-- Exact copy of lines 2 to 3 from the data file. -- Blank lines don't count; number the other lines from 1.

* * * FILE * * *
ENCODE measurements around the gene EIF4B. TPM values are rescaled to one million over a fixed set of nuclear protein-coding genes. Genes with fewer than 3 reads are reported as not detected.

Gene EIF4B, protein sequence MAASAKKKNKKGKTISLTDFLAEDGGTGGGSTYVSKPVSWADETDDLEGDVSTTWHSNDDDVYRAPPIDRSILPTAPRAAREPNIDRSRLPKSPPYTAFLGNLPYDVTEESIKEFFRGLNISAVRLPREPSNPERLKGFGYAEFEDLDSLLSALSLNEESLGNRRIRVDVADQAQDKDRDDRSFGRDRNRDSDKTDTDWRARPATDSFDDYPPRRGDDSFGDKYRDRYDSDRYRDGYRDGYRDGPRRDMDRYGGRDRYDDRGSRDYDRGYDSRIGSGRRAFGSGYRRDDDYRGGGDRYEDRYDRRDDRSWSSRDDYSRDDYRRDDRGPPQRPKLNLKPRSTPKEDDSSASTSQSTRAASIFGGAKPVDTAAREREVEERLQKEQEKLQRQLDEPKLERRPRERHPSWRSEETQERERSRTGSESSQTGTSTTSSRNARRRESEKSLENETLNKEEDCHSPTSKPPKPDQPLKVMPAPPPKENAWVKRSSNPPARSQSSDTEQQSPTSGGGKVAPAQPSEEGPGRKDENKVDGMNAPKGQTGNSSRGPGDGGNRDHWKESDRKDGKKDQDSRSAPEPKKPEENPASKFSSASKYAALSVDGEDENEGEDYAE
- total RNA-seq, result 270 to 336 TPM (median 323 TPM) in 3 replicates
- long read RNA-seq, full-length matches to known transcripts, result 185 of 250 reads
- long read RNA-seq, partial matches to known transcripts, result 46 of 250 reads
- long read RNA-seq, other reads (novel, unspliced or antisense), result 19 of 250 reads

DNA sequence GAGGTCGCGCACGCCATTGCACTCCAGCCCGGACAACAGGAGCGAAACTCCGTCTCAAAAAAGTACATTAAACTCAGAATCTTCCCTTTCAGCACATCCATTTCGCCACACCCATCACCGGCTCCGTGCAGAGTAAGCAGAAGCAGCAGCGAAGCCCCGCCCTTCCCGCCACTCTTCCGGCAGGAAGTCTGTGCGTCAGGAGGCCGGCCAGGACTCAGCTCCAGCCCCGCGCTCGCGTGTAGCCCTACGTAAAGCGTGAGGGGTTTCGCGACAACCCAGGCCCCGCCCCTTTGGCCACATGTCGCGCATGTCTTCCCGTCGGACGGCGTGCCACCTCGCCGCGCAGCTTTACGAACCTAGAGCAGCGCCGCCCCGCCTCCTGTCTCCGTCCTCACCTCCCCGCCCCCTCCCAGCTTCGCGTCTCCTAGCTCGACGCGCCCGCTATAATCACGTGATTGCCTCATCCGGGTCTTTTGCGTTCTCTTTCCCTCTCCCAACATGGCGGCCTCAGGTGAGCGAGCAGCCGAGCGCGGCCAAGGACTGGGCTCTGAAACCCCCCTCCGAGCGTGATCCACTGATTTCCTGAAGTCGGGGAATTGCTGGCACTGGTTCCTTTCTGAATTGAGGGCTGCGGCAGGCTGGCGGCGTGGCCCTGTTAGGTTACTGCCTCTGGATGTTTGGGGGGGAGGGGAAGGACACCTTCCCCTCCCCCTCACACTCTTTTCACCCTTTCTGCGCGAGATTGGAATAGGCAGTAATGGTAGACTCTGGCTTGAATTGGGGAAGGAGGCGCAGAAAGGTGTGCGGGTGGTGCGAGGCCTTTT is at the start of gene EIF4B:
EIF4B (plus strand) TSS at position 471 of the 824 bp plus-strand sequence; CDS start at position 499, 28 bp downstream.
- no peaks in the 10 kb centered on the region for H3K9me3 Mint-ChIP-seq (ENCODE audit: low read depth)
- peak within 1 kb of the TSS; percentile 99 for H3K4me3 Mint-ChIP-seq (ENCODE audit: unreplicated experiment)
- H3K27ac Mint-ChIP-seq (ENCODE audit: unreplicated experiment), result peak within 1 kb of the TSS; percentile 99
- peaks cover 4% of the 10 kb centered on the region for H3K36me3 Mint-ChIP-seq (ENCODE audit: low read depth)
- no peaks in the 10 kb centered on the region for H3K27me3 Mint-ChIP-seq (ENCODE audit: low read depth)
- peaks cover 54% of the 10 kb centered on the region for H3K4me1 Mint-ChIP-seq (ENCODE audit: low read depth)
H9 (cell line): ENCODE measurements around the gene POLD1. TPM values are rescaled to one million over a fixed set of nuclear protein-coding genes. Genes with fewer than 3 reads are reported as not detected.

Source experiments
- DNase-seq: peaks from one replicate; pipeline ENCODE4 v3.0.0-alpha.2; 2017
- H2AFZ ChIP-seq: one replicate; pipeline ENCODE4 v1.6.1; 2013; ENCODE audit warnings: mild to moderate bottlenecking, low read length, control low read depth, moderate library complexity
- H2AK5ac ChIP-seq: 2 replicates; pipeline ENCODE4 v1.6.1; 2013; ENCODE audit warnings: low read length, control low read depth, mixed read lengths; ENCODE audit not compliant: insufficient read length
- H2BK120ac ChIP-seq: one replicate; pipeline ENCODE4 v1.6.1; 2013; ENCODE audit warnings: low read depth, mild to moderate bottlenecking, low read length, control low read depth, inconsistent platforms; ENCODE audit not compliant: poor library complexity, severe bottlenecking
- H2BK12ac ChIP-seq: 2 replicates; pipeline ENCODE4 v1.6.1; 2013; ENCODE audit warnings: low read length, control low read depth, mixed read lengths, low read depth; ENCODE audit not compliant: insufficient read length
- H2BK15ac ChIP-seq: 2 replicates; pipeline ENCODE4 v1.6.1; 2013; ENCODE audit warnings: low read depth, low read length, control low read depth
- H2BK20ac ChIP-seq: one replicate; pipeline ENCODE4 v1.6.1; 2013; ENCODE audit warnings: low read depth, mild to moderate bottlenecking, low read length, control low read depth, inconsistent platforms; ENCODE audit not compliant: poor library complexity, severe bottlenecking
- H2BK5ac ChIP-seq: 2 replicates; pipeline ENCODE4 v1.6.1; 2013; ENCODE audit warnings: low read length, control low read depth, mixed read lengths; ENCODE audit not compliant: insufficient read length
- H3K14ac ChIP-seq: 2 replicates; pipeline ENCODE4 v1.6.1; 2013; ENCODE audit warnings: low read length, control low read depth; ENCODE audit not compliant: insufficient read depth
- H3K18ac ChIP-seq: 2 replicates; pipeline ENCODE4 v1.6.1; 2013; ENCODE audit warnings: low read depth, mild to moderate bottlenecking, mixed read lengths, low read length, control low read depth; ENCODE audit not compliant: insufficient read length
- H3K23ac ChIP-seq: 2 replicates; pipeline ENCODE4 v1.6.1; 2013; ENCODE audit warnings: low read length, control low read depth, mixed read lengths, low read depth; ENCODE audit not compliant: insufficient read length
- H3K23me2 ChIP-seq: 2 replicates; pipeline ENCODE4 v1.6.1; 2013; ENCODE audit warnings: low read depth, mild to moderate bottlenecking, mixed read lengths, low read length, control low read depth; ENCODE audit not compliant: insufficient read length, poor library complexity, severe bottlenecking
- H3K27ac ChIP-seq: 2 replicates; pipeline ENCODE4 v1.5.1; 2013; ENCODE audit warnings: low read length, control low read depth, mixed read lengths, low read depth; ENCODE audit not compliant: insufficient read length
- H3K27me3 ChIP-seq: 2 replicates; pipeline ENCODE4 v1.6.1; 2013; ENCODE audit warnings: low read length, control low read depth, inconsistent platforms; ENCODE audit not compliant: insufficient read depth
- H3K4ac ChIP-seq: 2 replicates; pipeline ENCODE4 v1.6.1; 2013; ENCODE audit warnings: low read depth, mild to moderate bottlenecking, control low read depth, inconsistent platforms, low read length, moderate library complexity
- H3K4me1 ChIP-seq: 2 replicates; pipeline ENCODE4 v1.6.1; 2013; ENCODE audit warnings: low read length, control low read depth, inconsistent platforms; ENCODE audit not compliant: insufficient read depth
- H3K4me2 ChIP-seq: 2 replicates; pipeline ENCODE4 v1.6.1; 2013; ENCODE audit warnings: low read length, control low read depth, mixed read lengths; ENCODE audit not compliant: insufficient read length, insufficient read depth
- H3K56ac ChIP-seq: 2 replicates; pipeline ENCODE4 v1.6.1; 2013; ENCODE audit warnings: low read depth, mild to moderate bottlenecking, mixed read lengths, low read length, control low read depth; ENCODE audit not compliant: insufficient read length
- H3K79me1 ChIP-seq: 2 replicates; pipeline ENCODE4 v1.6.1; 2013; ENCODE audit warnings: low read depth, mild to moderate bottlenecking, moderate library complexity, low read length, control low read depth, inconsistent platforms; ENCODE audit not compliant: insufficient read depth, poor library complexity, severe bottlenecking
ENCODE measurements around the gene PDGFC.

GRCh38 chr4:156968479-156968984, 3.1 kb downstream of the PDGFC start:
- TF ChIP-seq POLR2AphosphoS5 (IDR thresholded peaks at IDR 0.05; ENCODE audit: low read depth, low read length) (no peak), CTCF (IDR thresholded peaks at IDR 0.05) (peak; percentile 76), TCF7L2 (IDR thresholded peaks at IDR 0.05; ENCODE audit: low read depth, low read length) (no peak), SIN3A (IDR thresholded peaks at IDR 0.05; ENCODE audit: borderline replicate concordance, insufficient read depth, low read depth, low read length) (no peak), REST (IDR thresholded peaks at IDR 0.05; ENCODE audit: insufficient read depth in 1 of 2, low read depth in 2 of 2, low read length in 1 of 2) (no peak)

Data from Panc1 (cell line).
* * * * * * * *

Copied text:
Gene EIF4B, protein sequence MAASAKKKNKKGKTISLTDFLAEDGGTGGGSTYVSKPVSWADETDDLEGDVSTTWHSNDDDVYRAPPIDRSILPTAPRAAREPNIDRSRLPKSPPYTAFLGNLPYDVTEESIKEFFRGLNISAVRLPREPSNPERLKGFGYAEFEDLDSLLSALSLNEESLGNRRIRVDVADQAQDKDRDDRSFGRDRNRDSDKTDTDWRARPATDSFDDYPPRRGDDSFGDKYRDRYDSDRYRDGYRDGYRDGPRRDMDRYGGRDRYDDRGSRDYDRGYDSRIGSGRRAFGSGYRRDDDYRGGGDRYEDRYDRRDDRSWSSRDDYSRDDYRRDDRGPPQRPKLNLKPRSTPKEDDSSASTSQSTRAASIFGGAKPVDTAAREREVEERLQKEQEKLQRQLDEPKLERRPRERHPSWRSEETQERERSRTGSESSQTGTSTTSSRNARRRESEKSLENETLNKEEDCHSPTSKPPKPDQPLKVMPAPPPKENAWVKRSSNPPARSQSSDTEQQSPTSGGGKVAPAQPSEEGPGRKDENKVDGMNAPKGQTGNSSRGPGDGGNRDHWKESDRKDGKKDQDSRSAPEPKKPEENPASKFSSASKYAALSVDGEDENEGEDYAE
- total RNA-seq, result 270 to 336 TPM (median 323 TPM) in 3 replicates